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  1. #21
    Community Member Dawnsfire's Avatar
    Join Date
    Sep 2009


    Thanks Mem it was an interesting read.

    Games have had a history of treating men and women differently. I do suspect the young lady is correct that it empowered young men partly because they were the ones playing at the time. I do hope she has fun analysing this phenomenon but I really think she already has it solved. Games cater to men because the game maker assumes that is their audience. As game makers wake up and realize that there are:

    1: More woman then men
    2: They enjoy games too
    3: 'Hello Kitty Online' does not count

    I suspect games will become more and more welcoming of women. As soon as they figure out that there is money there, they will serve the market because they are greedy

    I had a bit of trouble with the author's need to call those he disagreed with 'Taliban' though. Yes the h8ers are pretty thick and nasty there but if he wants to stop 'the bullies' he really needs to drop the **** himself (unless of course he has caught them actually stoning or beheading folks).

    Quote Originally Posted by Torc View Post
    I’m only nerfing you now so I can buff you later.

  2. #22
    Scholar Of Adventure & Hero Missing_Minds's Avatar
    Join Date
    Jun 2006


    Quote Originally Posted by Archangel666 View Post
    While her video was well made and cogent, I got the feeling that she may be guilty of over-analyzing a bit. I studied basic level Psychology when I was younger and when I got to the Sigmund Freud section I shuddered the whole way through it, but he did say one thing that stuck in my mind. What he said was this "Sometimes a Cigar is just a Cigar". In other words sometimes we read more into a subject than is either warranted or even necessary.
    This is why, not because of Freud though, I hated Symbolism in high school English classes and called bullcarp on it every single time. The only person who actually knows what they were intending to signify is the creator themself. Anyone else is only guessing and placing their personal perspective on the matter as if it were fact.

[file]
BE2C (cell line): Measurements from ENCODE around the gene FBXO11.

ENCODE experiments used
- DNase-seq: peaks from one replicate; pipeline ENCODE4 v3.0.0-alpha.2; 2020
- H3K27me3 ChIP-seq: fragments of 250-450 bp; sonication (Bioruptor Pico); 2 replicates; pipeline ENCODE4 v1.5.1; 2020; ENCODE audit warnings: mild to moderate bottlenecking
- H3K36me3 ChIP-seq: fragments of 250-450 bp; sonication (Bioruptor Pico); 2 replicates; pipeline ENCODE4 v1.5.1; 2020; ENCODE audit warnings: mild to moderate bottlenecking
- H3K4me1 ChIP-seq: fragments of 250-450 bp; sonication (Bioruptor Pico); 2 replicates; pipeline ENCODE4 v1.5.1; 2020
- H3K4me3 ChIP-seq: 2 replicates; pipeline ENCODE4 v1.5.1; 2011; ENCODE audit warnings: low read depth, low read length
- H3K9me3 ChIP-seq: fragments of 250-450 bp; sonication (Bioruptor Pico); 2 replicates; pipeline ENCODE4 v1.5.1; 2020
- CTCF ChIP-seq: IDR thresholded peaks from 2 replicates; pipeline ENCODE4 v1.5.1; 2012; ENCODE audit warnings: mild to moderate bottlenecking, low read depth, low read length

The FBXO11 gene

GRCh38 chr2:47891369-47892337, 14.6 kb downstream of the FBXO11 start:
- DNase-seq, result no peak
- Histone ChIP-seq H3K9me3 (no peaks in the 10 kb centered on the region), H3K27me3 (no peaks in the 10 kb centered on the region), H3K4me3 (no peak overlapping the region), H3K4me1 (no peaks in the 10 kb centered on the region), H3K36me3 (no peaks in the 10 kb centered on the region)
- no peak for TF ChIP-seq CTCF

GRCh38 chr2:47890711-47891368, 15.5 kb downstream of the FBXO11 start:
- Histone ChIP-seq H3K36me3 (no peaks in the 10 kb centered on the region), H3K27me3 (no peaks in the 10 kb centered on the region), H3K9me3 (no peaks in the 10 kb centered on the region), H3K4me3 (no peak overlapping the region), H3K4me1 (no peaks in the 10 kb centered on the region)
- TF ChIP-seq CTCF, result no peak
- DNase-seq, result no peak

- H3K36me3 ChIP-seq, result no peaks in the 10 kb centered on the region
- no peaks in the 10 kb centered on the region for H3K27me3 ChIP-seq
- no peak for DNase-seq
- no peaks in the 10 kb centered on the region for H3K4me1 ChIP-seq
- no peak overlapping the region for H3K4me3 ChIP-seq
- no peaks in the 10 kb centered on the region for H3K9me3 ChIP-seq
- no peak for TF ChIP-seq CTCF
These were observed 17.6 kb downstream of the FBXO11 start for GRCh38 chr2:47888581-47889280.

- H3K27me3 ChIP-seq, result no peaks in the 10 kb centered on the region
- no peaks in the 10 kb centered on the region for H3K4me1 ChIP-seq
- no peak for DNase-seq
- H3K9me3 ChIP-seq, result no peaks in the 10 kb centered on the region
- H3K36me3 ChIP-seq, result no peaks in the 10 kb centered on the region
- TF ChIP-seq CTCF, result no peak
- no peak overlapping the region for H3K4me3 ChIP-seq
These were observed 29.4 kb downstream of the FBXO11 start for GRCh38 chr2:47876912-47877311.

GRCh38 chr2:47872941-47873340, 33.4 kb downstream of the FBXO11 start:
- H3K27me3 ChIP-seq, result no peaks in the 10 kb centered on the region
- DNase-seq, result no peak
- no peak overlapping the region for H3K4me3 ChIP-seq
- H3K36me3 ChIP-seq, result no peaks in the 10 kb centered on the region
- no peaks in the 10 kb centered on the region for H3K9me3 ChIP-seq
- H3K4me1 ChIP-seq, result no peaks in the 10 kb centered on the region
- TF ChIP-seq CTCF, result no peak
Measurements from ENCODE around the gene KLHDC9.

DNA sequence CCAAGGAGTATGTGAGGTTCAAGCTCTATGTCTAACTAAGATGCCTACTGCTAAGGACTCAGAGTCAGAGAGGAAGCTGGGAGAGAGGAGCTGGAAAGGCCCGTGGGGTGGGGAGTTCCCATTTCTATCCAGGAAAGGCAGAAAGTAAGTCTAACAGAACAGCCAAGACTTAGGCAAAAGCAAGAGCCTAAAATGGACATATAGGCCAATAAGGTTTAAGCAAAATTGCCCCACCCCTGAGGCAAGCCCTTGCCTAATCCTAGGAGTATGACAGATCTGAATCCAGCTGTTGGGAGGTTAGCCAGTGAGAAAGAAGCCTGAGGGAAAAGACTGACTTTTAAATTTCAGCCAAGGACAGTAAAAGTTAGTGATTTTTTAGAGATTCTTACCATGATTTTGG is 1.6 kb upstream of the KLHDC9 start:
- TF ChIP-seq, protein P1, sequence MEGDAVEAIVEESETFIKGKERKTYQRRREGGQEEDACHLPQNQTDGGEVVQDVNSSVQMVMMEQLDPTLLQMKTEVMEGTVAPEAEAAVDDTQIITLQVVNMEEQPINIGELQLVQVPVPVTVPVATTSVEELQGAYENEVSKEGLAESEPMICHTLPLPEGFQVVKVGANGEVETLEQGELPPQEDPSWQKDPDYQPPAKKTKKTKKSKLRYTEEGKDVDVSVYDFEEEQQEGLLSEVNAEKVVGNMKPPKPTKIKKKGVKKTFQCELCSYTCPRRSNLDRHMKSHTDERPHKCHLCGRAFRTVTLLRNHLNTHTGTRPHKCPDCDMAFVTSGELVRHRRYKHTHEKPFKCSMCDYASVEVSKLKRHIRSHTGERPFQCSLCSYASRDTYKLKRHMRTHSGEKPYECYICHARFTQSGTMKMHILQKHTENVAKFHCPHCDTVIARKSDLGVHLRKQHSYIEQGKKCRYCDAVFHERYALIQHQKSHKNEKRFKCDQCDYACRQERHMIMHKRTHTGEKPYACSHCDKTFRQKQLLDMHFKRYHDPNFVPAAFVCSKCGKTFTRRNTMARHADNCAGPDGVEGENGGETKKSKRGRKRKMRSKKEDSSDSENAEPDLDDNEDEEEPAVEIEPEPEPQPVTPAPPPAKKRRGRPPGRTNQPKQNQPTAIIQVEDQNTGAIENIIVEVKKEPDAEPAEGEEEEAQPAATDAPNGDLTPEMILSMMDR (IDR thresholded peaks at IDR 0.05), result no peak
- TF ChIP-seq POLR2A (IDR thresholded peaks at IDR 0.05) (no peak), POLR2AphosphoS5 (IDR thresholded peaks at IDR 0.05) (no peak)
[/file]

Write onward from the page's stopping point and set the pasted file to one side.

And look at all the issues created in the past and today that are caused by such. If they want to treat it as a philosopy and creative thinking? Hey, sweet, I like it. But to treat it as fact? bullarky.

    Quote Originally Posted by Dhalgren
    Sarkeesian is not on a pedestal. She is on a soapbox.
    The interesting thing about that is that now, because she got attention and a subsequent fanbase, she is placed on a pedestal.
    Like many of the forumites here, they started on a soapbox, then after a time they became a "champion" of some of the others and then placed on a pedestal.

    Everyone starts somewhere.

    Me... I came to all this realization 10+ years ago, only the methods to have a soapbox didn't exist as they do today. Nor did I care about being vocal about such when I knew I wouldn't be able to make a different because I didn't have the energy to bother with it. Does this make me better than them? Nope. Just means it is old news to me.

  3. #23
    Community Member FestusHood's Avatar
    Join Date
    Oct 2011


    I agree that bullying is unfortunate, there is no excuse for it. That being said, and having watched the video about the subject 'damsel in distress', i can see why someone would disagree somewhat with her viewpoint.

    Personally, i dislike when people put political correctness above reality. Near the end of the video, she mentions that there is some fallacy involved with portraying women as needing to be protected by men. That the idea that women are not as strong as men is a myth. Huh?

    In any real life situation where a man and a woman face an actual violent situation, in 99% percent of cases, the man will be expected to face the antagonist, if physical violence is called for. If a man stood by and watched his wife or girlfriend being beaten, he would be a parriah. Hell, even if he watched it happen to a woman he didn't know. Now reverse the roles. A woman comes across a man being beaten to a pulp by another man, and she physically beats down the attacker to rescue him. You see that story all the time. Oh wait, you don't.

    There is a reason all sporting events are divided into womens and mens divisions. Due to biology, not stereotyping, women simply are not as strong as men. Can you find an exception where a woman who devotes her life to working out is stronger than an unusually out of shape male? Of course. But let's be real here, the average woman is not going to be able to beat the average man in a fight. Not without involving weapons.

    Her example, which seemed to really bother her, was Double Dragon, where a woman is punched in the stomach before she is kidnapped. Now most people might be bothered by this because of the depiction of a woman being brutalized, generally considered to be a heinous act, second only to brutalizing a child. Her problem seemed to stem from the idea that the thug was able to beat her up, not the criminal nature of it.

    I guess if she's right, all of the uproar about battered women must be some kind of a scam. There must certainly be just as many battered men.

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